“Damn you for making me do this, Shane,” Rick yells, hysterical. “This is you! Not me! You did this to us! This was you, not me!”
Rick pulls out the knife. Shane is dying … dying … dead. Rick weeps over the body of his friend. And the screen goes black.
There is a flash of zombie teeth and eyes and teeth. The camera lands on Shane’s face. He remains motionless.
Rick is standing over the body of his friend, lost.
There is another flash of monster awesomeness, and then another flash back to the dead Shane.
Rick still stands there, crying.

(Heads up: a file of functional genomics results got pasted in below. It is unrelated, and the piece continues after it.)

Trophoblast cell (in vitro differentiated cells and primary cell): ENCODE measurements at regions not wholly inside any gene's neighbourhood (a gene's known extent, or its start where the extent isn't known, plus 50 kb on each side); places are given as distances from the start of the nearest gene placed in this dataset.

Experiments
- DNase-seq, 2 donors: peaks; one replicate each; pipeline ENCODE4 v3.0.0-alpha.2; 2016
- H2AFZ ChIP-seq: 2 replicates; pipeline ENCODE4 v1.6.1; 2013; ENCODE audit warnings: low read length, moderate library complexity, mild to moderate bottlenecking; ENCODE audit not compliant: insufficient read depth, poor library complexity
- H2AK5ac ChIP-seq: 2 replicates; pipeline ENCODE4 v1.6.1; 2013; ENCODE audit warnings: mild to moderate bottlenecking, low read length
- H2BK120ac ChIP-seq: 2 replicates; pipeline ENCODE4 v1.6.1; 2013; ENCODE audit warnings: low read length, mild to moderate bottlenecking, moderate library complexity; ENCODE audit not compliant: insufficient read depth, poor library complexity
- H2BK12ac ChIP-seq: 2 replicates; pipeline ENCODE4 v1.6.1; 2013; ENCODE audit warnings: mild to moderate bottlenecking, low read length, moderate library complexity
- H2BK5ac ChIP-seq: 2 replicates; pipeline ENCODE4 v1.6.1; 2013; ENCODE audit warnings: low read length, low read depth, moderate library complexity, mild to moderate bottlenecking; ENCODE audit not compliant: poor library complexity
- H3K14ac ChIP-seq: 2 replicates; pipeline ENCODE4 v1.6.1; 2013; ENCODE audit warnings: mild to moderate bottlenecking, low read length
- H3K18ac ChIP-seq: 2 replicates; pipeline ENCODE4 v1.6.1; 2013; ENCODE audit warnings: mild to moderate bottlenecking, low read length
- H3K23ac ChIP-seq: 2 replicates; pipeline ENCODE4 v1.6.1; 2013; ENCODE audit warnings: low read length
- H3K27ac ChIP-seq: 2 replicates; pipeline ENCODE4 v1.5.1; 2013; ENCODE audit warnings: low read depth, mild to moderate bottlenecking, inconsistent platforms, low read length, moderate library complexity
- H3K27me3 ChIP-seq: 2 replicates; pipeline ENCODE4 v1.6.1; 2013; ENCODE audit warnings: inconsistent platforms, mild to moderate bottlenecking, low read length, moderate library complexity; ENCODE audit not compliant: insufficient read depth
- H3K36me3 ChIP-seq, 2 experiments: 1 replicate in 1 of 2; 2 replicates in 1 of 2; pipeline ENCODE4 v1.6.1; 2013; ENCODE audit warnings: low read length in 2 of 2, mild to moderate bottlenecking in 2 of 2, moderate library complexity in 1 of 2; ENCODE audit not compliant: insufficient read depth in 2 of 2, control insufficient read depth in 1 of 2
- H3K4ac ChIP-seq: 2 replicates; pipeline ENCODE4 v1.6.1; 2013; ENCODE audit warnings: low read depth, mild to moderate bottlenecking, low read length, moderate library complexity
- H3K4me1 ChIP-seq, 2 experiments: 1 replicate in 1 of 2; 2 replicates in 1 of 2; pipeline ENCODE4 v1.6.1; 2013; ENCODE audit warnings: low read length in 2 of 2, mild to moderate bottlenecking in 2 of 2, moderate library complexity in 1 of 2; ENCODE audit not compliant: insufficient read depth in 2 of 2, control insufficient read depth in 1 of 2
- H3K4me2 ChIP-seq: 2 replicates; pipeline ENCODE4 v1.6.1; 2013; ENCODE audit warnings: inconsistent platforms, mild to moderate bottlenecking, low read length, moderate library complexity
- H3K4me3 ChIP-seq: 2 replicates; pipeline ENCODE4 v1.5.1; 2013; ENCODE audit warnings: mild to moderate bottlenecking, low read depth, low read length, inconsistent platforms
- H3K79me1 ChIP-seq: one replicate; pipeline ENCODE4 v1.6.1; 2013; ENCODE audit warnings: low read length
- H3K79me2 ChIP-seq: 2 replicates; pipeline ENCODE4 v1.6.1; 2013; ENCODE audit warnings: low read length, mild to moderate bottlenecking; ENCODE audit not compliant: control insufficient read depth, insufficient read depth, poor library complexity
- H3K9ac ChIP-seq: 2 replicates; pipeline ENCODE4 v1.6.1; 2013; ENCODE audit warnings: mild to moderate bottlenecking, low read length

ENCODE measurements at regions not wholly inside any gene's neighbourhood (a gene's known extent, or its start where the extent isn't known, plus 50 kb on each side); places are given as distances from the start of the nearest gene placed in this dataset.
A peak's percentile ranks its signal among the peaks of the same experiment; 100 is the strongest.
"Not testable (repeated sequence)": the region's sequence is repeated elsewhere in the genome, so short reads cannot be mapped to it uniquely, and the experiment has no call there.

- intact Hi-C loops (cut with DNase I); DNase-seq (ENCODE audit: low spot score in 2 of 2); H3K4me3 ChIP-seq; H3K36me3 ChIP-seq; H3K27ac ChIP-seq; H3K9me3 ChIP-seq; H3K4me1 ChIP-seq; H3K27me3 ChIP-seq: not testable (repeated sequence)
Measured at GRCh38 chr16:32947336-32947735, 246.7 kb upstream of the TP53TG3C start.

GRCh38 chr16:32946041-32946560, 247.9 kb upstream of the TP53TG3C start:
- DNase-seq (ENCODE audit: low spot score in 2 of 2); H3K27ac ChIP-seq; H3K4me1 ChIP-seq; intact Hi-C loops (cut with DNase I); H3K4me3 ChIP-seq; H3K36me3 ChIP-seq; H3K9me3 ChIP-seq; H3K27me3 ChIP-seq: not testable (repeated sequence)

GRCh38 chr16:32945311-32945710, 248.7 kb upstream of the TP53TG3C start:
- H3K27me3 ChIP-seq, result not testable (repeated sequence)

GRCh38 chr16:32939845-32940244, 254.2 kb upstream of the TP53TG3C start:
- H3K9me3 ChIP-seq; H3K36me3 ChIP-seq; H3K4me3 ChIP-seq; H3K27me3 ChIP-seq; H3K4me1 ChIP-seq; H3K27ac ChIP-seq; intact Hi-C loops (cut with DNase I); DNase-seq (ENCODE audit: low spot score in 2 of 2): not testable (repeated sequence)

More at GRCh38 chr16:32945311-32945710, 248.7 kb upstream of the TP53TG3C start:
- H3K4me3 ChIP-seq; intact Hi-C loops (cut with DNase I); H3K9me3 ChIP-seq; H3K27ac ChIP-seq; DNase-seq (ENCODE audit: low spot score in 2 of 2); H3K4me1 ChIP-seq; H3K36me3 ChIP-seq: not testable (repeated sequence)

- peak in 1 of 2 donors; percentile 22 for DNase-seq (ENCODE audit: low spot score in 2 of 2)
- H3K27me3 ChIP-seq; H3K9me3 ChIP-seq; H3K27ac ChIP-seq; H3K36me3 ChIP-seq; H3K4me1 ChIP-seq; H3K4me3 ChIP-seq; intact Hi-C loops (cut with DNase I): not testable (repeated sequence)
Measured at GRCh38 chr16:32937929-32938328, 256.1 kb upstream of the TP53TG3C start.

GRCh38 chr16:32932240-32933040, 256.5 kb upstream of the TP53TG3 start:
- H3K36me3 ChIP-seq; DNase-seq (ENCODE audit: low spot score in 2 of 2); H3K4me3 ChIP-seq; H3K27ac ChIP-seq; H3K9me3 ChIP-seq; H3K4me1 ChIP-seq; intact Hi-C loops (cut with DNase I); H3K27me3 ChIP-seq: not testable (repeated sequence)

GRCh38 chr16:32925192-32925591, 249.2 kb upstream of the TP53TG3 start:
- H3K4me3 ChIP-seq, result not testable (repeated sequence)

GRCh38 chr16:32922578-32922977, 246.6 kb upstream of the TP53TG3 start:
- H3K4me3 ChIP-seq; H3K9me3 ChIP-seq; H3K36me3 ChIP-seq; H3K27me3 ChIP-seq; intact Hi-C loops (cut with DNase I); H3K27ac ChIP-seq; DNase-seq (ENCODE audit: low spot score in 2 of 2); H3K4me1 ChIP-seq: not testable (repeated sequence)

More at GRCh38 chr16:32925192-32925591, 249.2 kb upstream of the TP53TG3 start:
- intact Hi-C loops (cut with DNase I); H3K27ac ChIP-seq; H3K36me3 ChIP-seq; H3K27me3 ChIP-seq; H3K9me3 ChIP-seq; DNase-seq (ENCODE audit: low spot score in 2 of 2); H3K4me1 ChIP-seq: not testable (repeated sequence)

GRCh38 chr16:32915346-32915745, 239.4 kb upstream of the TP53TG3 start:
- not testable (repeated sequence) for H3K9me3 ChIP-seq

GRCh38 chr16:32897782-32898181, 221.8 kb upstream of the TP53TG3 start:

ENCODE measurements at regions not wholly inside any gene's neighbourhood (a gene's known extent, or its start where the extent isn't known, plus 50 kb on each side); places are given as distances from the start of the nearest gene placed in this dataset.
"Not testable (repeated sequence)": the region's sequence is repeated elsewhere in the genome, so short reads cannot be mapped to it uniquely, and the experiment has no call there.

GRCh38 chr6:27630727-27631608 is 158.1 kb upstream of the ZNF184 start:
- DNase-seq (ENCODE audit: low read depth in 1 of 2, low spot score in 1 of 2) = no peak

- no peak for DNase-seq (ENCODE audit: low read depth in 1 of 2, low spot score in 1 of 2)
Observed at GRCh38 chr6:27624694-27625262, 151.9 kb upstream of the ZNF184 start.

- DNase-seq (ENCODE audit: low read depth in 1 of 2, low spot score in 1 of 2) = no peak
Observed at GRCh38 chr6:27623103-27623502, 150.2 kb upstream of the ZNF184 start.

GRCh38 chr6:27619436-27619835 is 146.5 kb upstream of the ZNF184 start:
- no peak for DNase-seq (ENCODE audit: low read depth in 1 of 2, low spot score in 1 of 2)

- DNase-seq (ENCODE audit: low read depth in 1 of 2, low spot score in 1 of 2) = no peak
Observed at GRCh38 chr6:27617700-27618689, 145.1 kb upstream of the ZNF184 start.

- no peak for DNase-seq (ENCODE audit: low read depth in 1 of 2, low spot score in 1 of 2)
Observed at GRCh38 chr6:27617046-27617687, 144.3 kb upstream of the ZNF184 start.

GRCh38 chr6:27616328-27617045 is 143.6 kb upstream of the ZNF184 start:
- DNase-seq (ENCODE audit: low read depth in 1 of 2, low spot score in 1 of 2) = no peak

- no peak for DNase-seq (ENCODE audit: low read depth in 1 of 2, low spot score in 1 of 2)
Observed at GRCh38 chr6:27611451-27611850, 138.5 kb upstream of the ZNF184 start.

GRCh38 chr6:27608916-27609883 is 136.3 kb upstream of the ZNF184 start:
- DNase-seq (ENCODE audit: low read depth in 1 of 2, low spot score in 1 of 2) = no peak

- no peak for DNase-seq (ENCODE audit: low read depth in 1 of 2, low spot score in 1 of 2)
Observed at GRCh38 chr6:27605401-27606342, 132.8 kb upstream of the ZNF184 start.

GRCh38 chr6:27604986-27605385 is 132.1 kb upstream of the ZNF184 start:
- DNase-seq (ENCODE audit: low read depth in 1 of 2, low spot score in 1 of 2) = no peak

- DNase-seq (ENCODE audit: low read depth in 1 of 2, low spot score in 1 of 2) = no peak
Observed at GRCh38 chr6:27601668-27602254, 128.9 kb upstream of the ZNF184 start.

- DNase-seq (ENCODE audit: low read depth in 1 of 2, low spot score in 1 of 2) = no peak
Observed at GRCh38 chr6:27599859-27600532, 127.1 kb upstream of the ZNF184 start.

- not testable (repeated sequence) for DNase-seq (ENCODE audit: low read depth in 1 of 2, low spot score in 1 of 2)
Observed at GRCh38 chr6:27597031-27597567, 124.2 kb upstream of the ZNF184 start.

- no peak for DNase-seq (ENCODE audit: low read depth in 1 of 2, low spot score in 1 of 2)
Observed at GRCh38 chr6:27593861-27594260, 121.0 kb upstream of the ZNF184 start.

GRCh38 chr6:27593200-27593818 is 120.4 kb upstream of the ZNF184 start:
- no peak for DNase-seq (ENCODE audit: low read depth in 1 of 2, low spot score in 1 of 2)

More flashes of terrifying walker parts, then back to Shane. Why? Because …
“Dad?” Carl has walked onto the scene.
Rick is crying. “Carl,” he says. “You know you should be back home with Momma.”
Carl pulls his gun.
Why? Because HOLY CRAP, ZOMBIE SHANE IS SHUFFLING OVER FOR RICK BRAINS.
“Please,” pleads Rick, who has his back turned to Zombie Shane. “It’s not what it seems.”
Carl still has his gun raised. He shoots. He kills Zombie Shane.
The camera cuts to a hoard of walkers in the woods. Did they hear the gunshot? They must be so close. …
Back in the field, stunned father and son try to take in everything that just happened. Carl starts to move toward the body of Shane when Rick tells him to wait. What is this new menace? How can a person become a walker without getting bit?
Rick stoops over the body to get a closer look. But we’ll have to wait for next week’s season finale to find out what he saw.